1,000 Japanese tourists arrive in Aden [Archives:2007/1072/Culture]

July 30 2007
A Japanese lady is wearing the traditional clothes of Adeni bride.
A Japanese lady is wearing the traditional clothes of Adeni bride.
Abdul Wahid Muhammed
For Yemen Times

Yemeni traditions and customs exert a pull on all foreigners visiting the country. At a welcome party organized by the Yemeni Women's Union for 1,000 Japanese tourists visiting Aden on (I will ask about the date and write it), one of the tourists adopted the role of a Yemeni bride. Donning a traditional Yemeni wedding dress and ancient jewelry with Arabian jasmine and screw pine, the Japanese bride followed the traditions of Aden, even putting henna on her hands.

The Japanese tourists visited Yemen as a part of a 12-hour “Peace Boat” voyage. Peace Boat is a Japan-based, international, non-governmental and non-profit organization that works to promote peace, human rights, equal and sustainable development and respect for the environment. It seeks to create awareness and action based on affecting positive social and political change in the world.

The Japanese expedition was almost exclusively women, and included trips to numerous sites throughout Aden including the archeological museum. It involved people of various ages from different fields, including teachers, students and activists from civil-society organizations.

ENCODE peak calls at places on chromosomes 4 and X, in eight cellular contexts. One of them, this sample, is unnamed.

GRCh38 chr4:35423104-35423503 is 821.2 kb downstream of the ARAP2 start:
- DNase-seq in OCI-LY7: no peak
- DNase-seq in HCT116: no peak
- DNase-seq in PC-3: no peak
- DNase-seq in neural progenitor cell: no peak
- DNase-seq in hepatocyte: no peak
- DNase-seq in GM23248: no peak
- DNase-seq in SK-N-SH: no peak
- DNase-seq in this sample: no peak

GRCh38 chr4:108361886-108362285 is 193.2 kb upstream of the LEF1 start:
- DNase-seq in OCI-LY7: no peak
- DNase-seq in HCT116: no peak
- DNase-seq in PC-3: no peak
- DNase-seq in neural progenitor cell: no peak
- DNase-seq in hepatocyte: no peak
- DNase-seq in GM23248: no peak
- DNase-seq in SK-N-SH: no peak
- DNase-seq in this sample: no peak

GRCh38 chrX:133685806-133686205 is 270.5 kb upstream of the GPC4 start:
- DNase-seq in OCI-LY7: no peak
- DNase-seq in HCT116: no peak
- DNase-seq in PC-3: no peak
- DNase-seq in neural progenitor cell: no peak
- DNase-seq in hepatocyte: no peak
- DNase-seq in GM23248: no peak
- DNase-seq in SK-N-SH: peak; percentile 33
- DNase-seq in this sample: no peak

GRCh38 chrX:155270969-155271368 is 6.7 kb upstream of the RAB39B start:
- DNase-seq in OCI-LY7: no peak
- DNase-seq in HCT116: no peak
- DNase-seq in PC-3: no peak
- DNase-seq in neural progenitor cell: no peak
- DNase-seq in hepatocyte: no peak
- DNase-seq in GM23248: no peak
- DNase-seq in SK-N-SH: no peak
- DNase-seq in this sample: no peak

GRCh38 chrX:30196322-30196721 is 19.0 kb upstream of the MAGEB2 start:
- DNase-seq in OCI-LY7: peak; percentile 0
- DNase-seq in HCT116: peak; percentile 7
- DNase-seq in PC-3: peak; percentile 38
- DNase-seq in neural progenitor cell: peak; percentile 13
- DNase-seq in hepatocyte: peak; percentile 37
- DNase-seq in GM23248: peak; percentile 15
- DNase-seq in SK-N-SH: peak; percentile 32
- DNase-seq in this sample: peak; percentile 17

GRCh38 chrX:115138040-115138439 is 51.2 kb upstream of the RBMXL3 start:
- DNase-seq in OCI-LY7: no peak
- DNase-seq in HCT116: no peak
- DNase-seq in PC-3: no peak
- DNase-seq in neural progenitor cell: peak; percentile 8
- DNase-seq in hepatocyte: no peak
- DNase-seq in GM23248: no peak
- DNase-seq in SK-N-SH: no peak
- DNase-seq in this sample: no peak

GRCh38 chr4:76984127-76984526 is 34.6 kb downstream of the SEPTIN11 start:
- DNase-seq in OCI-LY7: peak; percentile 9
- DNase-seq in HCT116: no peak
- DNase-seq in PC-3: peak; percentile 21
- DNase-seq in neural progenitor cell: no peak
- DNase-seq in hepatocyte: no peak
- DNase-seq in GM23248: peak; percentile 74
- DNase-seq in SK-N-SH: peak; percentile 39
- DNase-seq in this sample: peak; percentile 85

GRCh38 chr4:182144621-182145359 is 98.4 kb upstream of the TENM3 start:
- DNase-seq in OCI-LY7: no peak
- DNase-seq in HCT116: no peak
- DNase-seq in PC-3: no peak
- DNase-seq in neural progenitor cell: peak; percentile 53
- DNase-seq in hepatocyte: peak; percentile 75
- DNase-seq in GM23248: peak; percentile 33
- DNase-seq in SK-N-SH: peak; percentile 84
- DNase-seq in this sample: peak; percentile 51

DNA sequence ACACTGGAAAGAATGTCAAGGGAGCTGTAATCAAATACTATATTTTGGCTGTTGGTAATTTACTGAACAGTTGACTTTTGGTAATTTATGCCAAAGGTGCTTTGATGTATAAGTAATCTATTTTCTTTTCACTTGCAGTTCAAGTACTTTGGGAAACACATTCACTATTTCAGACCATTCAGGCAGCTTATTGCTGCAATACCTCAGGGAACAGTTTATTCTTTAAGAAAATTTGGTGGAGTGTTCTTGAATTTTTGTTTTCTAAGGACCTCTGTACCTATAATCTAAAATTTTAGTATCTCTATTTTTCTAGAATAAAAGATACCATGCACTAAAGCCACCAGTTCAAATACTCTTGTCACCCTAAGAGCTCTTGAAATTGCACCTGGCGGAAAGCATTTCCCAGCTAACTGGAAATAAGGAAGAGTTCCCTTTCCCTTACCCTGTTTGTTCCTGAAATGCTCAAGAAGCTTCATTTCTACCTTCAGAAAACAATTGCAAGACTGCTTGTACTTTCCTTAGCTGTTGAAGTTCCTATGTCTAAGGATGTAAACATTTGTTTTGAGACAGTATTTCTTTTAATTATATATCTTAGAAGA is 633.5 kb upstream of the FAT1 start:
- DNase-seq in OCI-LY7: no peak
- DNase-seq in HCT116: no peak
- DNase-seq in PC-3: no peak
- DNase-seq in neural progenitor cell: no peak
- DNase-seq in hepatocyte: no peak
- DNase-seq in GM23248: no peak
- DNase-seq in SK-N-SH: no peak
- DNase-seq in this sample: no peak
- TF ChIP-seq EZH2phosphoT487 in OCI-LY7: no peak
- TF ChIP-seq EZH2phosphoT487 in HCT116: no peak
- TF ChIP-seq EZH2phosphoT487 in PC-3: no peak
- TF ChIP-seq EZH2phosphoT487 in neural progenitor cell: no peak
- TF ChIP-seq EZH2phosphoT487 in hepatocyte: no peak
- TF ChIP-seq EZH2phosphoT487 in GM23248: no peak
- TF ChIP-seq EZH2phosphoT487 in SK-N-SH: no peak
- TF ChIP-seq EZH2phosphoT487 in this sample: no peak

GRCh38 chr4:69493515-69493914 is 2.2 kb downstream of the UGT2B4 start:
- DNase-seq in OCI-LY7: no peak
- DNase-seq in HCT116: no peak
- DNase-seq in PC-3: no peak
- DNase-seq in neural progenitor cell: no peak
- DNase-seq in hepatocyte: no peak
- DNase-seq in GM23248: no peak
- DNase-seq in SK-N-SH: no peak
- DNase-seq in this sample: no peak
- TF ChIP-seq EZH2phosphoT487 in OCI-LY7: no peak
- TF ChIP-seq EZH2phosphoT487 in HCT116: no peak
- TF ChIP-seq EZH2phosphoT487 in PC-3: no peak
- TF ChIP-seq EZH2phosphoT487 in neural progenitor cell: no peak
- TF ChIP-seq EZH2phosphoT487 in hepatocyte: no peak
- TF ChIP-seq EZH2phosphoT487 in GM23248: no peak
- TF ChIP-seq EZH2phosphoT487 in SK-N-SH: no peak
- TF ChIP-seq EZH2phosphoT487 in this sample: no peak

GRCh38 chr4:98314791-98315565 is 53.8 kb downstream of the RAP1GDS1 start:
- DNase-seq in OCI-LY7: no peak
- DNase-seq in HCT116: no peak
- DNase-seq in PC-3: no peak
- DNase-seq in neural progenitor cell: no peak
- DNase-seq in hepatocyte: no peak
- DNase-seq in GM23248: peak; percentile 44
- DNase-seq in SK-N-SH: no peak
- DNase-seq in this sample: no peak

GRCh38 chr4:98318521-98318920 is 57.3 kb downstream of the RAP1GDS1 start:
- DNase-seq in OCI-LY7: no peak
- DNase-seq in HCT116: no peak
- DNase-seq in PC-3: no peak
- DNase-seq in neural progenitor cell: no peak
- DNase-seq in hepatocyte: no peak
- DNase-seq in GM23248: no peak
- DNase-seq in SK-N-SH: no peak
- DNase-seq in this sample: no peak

The Japanese's visit with the Yemeni Women's Union was a part of the tour. The liberal movement of Yemeni women was one of the issues of most interest to the tourists. Fatima Murisi, director of the union, let the Japanese know that she hoped they would convey what they had seen of the situation of women in Yemen. She talked about obstacles Yemeni women have overcome to reach their current level, occupying important political positions in the government, Parliament and Al-Shura council.

During the welcome party, kindergarteners from Al-Manar sang various songs, however, the song that the tourists were most enthusiastic about and actually sung along to was “The Arab Dream to be United.” The tourists enjoyed their stay in Yemen even though it was short. “Though it was short, but it was sweet,” Rubyn Lin commented.

Peace Boat departed from Yokohama, Japan on June 9, 2007 and will return on September 20, 2007. The voyage will visit 22 ports, including first-time stops in Mikonos, Greece, and Copenhagen, Denmark, and the first port call in many years to the port of Aden, Yemen. The Peace Boat will take an equatorial course around the world, passing through the Suez and Panama canals.

Peace Boat's call to New York City coincides with Nagasaki Day (August 9), the day which commemorates the dropping of the atomic bomb on the Japanese city of Nagasaki. Exchange and action programs will be organized with partnering U.S. civil-society organizations, fostering understanding between Japanese and Americans regarding their historical connection and working together to build a better future. The voyage will also dock in Costa Rica, which will give participants the chance to compare the country's current war renouncing the nation's constitution with Japan's very own pacifist constitution. Many other programs onboard and in port will focus on issues related to the environment, sustainable development and peace.